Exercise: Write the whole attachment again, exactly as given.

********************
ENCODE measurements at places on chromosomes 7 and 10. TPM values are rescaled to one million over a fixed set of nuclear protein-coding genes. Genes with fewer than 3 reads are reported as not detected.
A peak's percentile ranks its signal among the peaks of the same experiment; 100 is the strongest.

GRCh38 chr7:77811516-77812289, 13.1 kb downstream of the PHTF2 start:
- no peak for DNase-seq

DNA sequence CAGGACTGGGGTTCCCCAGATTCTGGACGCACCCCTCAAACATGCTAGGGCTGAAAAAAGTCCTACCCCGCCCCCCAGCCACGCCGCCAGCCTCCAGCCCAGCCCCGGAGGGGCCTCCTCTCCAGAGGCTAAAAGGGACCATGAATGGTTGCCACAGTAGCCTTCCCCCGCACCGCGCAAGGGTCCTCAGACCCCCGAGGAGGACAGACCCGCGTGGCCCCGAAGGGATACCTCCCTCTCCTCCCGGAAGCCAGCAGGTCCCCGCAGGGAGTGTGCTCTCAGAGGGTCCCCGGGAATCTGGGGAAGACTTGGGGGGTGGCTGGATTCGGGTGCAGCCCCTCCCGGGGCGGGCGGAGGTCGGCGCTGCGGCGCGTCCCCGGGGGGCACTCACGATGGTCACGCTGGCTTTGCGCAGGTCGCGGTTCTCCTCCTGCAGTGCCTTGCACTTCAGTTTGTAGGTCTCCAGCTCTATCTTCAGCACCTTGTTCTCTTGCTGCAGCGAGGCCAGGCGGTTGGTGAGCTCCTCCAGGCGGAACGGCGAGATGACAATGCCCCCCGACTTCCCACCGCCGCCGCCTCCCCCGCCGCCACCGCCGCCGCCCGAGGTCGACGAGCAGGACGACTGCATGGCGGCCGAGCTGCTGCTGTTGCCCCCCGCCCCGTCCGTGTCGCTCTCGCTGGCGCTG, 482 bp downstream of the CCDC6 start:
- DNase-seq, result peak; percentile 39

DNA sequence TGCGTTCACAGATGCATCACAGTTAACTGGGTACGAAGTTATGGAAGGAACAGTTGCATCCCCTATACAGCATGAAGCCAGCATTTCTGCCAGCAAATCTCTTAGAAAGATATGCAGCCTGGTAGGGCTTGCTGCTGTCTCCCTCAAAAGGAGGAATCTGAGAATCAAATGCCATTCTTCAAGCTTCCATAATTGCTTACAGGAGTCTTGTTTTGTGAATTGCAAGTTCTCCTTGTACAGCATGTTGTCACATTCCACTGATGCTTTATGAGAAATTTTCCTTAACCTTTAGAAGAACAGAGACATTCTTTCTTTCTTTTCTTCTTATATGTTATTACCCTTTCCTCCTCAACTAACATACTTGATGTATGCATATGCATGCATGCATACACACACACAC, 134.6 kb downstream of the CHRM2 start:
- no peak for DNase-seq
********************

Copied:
ENCODE measurements at places on chromosomes 7 and 10. TPM values are rescaled to one million over a fixed set of nuclear protein-coding genes. Genes with fewer than 3 reads are reported as not detected.
A peak's percentile ranks its signal among the peaks of the same experiment; 100 is the strongest.

GRCh38 chr7:77811516-77812289, 13.1 kb downstream of the PHTF2 start:
- no peak for DNase-seq

DNA sequence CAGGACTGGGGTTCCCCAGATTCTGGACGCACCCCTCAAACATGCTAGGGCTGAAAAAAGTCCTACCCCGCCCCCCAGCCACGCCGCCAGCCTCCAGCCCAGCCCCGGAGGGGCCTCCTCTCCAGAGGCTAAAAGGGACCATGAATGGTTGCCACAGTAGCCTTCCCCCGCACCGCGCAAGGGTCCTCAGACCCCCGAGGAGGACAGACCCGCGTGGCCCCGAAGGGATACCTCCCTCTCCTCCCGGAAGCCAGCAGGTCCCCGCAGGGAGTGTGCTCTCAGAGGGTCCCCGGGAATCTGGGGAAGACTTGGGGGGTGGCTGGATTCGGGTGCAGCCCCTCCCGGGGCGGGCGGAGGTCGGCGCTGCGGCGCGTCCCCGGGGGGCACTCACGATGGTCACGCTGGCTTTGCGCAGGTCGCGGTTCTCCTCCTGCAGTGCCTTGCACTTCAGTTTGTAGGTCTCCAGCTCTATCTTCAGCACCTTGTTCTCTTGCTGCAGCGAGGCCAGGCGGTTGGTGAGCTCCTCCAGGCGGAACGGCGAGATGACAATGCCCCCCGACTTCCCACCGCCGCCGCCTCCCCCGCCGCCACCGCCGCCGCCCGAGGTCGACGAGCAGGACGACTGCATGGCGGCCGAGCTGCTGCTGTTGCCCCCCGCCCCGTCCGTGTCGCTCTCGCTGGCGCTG, 482 bp downstream of the CCDC6 start:
- DNase-seq, result peak; percentile 39

DNA sequence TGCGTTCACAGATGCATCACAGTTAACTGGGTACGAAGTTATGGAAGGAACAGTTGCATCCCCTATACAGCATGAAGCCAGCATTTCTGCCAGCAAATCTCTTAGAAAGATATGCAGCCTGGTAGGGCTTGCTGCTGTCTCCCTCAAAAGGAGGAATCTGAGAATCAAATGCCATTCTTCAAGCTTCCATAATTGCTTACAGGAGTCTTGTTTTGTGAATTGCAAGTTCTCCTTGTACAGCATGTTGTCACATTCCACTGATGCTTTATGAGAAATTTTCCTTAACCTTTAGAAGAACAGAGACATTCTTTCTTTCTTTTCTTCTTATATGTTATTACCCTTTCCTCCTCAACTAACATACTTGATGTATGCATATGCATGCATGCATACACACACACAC, 134.6 kb downstream of the CHRM2 start:
- no peak for DNase-seq